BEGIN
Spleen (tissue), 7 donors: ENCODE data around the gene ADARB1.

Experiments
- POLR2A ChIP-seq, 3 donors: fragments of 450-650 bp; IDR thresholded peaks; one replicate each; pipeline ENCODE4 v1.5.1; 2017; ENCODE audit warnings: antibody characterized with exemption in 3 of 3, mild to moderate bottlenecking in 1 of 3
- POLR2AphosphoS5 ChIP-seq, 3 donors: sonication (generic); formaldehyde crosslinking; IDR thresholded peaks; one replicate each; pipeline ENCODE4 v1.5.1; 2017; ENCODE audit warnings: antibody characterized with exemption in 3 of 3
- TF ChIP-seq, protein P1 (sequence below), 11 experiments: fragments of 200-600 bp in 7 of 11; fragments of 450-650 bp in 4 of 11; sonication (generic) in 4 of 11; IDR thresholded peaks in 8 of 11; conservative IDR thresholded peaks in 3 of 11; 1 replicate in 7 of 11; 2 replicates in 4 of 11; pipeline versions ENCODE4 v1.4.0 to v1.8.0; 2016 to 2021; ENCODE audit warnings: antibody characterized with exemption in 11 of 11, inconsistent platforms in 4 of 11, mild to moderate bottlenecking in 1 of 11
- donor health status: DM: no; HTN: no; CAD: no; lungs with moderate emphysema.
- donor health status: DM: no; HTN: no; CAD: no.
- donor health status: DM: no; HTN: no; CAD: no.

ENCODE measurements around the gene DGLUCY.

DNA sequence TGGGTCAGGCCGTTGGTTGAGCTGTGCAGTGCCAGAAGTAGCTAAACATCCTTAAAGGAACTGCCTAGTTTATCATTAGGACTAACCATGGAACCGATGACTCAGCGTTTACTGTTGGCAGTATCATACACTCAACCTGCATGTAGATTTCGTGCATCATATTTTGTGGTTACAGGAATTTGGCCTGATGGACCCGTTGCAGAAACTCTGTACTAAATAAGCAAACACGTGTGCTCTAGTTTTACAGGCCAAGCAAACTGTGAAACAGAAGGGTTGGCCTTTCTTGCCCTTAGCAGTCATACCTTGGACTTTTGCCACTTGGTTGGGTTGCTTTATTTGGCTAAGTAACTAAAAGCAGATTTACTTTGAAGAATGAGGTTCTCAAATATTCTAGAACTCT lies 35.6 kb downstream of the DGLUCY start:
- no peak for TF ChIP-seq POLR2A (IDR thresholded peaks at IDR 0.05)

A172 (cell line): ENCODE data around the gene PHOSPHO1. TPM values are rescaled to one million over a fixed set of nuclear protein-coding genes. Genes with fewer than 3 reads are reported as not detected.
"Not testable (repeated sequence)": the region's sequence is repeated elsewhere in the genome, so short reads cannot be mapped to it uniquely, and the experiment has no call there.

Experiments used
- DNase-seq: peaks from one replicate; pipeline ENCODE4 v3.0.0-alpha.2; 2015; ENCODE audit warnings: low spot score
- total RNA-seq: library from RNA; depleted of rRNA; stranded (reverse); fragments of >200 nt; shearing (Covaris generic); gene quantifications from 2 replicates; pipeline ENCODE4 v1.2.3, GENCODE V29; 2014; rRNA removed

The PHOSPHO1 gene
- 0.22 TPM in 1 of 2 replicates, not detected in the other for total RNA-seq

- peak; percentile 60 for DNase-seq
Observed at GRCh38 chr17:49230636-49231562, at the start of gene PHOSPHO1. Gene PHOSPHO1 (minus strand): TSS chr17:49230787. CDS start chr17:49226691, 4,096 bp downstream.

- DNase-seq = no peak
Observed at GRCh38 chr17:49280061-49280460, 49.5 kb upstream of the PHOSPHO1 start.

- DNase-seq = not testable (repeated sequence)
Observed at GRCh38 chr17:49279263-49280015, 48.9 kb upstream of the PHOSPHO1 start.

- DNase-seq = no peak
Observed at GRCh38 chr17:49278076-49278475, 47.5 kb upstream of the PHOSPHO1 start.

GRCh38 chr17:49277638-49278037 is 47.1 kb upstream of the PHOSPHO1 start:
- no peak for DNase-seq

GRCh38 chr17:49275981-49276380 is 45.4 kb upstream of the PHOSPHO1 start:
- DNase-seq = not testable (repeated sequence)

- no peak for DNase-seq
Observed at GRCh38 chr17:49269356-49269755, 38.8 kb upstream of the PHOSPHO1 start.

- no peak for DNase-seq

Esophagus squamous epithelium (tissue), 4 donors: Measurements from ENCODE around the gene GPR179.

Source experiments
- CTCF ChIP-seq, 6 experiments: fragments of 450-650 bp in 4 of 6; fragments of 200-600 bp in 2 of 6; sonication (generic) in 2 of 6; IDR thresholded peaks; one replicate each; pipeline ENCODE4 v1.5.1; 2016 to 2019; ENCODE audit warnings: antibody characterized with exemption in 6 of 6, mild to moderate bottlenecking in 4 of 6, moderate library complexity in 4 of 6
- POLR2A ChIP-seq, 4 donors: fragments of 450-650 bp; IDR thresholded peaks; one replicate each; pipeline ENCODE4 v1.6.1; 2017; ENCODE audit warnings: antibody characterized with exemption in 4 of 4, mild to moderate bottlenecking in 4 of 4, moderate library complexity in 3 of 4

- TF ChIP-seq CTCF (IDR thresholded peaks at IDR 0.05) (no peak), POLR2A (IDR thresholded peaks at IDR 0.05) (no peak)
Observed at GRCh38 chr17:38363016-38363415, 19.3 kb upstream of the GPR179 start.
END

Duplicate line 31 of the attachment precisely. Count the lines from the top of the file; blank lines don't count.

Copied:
- no peak for DNase-seq